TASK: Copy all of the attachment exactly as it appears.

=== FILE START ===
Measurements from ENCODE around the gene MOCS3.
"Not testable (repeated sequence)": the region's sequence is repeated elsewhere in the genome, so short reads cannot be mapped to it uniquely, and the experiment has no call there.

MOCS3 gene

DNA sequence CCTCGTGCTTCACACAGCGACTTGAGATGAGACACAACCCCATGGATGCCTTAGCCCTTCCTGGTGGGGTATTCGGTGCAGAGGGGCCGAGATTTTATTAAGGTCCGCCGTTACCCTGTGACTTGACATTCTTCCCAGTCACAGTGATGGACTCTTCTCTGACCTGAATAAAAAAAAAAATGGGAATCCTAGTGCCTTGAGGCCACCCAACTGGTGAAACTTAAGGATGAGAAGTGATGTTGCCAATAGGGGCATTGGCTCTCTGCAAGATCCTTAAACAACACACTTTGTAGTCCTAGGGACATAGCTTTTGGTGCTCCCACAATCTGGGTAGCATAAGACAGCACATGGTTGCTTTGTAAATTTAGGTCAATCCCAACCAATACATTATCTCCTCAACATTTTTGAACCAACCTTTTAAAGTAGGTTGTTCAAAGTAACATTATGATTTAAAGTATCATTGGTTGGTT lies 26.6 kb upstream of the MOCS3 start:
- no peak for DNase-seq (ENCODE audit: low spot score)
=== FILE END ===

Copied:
Measurements from ENCODE around the gene MOCS3.
"Not testable (repeated sequence)": the region's sequence is repeated elsewhere in the genome, so short reads cannot be mapped to it uniquely, and the experiment has no call there.

MOCS3 gene

DNA sequence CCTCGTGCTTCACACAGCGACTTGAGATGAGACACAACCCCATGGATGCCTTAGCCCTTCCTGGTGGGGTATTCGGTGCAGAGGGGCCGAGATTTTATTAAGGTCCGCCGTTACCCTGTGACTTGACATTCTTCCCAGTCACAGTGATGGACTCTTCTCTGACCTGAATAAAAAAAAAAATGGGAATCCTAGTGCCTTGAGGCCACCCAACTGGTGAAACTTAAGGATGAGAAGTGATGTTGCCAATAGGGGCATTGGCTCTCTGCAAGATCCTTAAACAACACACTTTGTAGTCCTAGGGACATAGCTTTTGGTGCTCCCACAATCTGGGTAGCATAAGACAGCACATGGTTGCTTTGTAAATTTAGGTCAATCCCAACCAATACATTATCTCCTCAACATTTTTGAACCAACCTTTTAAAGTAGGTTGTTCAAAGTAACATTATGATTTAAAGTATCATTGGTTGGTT lies 26.6 kb upstream of the MOCS3 start:
- no peak for DNase-seq (ENCODE audit: low spot score)